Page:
The Monroe J. Hirsch Symposium, “The Distressed Eye: Ocular Pain,” will focus on several key aspects of ocular pain. Speakers will discuss sensory transduction and signaling in the eye, the psychophysical measurement of ocular surface pain and thermal sensing, and innovative treatment strategies.
The Ezell Fellows Present session will be titled “The Future of Optical Interventions Is Now.” Three investigators will focus on how contact lenses can provide value-added benefits beyond vision correction. The topics will include the current state of wavefront-guided scleral contact lenses for minimizing visual problems in the highly aberrated eye, and the latest developments in lens designs for myopia control and presbyopia.
For information and to register, visit http://www.aaopt.org/regsite.
The National Kidney Disease Education Program (NKDEP) at the National Institutes of Health has developed the Riñones, Tesoros toolkit to help promotores (health promoters) and other community health workers (CHWs) educate Hispanics living with diabetes about chronic kidney disease. The toolkit includes a bilingual training manual that provides a guided lesson plan with talking points, activities, and patient handouts; a flipchart; and additional class materials. Although the content is intended to complement existing diabetes education curricula, it also can be used as a standalone program. CHWs and promotores can use the toolkit wherever they teach in their community, including hospitals, health clinics, continuing education classes, schools, community centers, faith-based institutions, and homes.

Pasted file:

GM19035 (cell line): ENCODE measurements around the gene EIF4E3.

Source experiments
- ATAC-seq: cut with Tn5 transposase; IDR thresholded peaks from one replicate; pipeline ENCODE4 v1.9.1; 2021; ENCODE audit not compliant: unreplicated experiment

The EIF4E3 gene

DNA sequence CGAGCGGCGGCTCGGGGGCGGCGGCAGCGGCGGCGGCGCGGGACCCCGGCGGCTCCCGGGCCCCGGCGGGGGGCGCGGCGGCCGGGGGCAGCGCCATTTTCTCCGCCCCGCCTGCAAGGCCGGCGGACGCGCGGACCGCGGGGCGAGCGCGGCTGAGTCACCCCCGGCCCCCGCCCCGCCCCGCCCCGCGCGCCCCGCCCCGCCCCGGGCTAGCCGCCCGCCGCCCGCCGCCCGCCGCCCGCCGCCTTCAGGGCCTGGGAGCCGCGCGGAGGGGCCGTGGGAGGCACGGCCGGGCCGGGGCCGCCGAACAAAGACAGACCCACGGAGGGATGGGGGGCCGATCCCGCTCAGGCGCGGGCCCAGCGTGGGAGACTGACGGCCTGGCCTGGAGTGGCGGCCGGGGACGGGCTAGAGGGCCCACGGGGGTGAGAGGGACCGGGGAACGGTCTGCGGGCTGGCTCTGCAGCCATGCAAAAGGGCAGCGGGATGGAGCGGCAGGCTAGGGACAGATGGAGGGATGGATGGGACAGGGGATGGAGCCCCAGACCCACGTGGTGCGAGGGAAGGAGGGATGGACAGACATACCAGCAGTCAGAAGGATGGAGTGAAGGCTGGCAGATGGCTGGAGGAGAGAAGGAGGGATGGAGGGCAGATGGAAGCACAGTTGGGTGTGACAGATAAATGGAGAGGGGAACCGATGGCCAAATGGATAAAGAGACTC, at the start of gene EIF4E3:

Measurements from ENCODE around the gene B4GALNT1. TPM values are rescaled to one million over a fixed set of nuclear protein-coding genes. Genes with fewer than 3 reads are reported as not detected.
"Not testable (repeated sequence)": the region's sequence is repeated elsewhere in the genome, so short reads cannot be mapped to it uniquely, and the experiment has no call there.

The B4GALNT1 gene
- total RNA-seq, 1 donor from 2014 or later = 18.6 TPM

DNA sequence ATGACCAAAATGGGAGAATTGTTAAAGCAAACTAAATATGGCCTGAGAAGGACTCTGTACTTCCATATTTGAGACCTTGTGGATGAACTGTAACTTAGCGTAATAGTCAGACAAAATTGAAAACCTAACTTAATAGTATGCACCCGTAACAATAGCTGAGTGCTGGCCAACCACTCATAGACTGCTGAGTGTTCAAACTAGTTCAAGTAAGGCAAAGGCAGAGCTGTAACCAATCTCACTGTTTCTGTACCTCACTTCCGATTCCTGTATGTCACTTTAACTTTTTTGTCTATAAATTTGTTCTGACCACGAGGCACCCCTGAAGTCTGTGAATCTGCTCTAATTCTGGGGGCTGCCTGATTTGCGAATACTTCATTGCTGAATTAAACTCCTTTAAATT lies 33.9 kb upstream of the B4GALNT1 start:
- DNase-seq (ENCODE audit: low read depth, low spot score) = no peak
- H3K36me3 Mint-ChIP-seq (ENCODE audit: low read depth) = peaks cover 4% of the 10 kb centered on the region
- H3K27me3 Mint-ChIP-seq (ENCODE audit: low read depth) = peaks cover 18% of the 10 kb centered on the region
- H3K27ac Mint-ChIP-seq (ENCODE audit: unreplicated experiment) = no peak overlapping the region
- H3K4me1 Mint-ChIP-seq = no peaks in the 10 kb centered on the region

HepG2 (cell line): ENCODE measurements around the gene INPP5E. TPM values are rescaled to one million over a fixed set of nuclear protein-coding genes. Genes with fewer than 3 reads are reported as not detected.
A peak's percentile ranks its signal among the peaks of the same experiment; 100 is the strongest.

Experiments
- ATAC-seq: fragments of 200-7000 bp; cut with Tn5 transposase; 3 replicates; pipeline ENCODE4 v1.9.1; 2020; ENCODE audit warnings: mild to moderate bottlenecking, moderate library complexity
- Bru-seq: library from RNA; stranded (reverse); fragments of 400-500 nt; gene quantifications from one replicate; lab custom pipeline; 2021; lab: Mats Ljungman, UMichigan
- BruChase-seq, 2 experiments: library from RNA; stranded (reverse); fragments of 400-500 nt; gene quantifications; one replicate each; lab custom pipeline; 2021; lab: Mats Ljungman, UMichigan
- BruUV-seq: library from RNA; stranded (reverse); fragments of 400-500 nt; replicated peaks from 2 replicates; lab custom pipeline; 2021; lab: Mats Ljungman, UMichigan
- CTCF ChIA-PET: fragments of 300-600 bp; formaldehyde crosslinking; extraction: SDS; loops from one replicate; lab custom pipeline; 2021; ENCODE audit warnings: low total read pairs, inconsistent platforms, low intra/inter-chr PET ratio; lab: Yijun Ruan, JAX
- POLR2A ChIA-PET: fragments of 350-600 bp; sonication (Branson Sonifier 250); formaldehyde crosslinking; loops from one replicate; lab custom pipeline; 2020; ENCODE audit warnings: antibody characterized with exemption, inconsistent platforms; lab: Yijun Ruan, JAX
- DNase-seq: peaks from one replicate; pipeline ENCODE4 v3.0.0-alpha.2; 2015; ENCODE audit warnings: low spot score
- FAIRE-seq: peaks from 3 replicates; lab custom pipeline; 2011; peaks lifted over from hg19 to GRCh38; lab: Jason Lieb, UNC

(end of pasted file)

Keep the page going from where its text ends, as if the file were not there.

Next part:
To review or download the toolkit, visit the NKDEP website.
Did you know there is a research-based tool to help you develop and assess public communication materials for your office? The Centers for Disease Control and Prevention (CDC) has a Clear Communication Index Widget that you can make part of your website.
The Clear Communication Index is designed to help you communicate clearly with your intended audience. It has four introductory questions and 20 scored items drawn from scientific literature in communication and related disciplines. You can use the Index Widget in several ways:
- Inform the design and development of a new communication product.
- Assess the clarity of a communication product before or after public release.
- Foster discussion and collaboration between writers and reviewers before or during the clearance process as you work to attain scientific accuracy and clarity of content.